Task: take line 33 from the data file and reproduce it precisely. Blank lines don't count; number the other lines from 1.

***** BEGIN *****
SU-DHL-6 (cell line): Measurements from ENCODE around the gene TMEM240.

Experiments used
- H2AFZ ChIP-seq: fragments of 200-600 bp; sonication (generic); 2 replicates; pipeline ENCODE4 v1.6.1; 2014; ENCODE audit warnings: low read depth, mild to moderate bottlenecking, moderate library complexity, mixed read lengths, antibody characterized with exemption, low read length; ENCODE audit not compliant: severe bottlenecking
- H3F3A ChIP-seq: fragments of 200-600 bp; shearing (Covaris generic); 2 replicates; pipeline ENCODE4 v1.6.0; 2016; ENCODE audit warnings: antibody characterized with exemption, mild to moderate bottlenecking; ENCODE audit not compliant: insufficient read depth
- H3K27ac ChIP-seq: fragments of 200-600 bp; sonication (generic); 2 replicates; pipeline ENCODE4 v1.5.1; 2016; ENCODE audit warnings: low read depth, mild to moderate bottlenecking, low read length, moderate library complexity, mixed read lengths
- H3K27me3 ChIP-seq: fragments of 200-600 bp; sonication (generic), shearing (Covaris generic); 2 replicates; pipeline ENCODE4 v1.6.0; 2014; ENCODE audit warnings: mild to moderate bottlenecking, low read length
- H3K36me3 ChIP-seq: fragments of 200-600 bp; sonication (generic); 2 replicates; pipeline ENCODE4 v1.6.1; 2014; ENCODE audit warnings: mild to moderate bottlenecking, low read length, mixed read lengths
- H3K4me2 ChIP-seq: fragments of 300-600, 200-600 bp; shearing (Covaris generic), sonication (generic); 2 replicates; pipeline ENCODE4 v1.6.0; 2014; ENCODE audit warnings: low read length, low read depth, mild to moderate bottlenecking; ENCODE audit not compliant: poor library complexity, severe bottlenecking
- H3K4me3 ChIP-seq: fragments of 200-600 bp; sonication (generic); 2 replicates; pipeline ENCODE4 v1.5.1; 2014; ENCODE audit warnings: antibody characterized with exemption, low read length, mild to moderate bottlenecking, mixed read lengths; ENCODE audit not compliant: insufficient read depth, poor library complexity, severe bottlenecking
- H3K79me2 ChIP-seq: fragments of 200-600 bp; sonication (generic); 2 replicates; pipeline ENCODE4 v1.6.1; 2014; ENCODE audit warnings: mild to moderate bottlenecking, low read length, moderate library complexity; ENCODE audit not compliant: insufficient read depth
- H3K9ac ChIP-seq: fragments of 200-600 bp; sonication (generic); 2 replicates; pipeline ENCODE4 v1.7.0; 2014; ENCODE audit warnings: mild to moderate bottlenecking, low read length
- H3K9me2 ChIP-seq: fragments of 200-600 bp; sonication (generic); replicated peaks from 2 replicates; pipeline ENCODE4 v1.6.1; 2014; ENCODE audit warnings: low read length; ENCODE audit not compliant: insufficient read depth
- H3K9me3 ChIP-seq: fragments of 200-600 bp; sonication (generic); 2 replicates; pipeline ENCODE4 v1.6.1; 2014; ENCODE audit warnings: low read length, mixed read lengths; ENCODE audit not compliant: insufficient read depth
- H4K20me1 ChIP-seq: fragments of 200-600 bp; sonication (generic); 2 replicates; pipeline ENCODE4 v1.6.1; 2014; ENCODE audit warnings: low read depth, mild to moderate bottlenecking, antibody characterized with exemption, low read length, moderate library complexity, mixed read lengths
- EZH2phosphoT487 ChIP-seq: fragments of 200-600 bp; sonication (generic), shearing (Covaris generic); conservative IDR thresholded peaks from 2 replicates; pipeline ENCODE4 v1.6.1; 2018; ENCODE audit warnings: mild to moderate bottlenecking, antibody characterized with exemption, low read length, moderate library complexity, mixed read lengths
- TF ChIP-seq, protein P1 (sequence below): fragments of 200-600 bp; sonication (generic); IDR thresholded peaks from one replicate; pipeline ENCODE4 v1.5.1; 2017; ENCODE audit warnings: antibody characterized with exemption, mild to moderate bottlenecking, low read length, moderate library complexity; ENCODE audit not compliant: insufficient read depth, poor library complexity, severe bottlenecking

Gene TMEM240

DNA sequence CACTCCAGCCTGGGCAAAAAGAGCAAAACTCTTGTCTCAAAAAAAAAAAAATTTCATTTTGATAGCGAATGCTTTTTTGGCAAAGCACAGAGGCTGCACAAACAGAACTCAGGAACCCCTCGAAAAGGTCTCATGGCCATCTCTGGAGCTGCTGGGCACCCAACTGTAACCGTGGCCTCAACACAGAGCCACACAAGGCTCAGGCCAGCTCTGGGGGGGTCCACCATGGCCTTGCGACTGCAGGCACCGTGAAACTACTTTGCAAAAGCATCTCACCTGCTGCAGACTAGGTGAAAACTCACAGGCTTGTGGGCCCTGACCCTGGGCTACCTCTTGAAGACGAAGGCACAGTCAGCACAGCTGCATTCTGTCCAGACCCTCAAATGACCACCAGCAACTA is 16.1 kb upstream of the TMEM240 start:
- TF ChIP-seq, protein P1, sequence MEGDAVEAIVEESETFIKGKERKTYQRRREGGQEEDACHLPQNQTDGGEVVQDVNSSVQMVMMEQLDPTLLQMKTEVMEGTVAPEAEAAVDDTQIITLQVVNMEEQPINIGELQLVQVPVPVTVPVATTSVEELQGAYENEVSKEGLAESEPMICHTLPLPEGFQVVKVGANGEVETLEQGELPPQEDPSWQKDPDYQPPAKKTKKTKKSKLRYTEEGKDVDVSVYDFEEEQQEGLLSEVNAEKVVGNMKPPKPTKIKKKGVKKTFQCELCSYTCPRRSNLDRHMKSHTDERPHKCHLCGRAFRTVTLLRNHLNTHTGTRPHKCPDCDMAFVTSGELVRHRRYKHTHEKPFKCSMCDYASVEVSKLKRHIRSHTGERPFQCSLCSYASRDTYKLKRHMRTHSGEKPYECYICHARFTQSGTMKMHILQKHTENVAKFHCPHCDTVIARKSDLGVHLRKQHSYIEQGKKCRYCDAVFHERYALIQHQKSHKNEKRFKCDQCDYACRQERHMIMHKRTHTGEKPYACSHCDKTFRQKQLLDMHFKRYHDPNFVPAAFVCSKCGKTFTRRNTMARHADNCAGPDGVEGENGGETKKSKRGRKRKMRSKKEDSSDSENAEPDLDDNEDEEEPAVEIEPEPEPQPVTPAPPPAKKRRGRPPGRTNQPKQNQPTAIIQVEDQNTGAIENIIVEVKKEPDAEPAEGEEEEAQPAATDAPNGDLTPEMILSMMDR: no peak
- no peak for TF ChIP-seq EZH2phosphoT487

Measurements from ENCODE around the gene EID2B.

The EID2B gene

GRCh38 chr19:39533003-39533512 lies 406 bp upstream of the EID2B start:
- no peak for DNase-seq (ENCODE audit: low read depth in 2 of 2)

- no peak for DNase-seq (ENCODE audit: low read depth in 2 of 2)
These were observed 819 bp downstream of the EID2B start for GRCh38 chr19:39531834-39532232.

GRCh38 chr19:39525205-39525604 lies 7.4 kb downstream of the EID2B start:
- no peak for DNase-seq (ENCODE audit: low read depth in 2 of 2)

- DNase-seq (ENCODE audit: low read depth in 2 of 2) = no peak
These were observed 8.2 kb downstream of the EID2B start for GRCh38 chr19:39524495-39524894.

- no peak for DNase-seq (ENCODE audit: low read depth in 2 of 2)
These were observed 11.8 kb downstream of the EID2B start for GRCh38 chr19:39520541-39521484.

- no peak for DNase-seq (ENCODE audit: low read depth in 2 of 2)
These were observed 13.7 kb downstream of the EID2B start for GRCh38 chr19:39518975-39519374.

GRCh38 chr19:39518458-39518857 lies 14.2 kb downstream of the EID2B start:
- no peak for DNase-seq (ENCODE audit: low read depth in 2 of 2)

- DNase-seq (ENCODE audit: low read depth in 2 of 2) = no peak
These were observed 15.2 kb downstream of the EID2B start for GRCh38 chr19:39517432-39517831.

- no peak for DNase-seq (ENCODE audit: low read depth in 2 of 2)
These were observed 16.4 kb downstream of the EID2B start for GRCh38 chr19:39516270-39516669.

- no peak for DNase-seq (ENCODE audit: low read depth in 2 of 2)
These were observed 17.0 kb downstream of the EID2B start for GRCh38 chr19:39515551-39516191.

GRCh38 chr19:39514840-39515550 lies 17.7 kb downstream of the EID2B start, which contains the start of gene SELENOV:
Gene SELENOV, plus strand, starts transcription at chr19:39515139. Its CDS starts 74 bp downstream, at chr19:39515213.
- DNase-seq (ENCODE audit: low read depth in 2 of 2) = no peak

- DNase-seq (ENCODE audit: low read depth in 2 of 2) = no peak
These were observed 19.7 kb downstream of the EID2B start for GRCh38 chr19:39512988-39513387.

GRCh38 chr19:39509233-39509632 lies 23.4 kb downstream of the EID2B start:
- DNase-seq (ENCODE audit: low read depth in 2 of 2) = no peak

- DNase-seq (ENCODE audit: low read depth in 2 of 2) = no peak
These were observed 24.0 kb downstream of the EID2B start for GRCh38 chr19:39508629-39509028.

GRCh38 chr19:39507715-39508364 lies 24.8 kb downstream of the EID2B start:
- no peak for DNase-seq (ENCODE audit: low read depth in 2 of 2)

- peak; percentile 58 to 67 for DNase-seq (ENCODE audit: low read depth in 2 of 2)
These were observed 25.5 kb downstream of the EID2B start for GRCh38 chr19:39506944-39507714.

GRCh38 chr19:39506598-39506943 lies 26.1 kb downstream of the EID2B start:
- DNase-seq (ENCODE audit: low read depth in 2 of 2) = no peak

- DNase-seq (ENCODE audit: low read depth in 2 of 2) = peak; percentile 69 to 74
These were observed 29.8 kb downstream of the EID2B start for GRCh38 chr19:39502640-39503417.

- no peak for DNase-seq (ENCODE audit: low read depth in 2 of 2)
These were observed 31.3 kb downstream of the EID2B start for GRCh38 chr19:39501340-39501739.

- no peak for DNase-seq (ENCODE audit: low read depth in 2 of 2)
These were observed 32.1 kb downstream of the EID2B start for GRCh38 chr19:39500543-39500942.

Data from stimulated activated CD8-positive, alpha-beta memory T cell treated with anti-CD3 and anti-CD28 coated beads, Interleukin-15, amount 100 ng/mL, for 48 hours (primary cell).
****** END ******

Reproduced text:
- no peak for DNase-seq (ENCODE audit: low read depth in 2 of 2)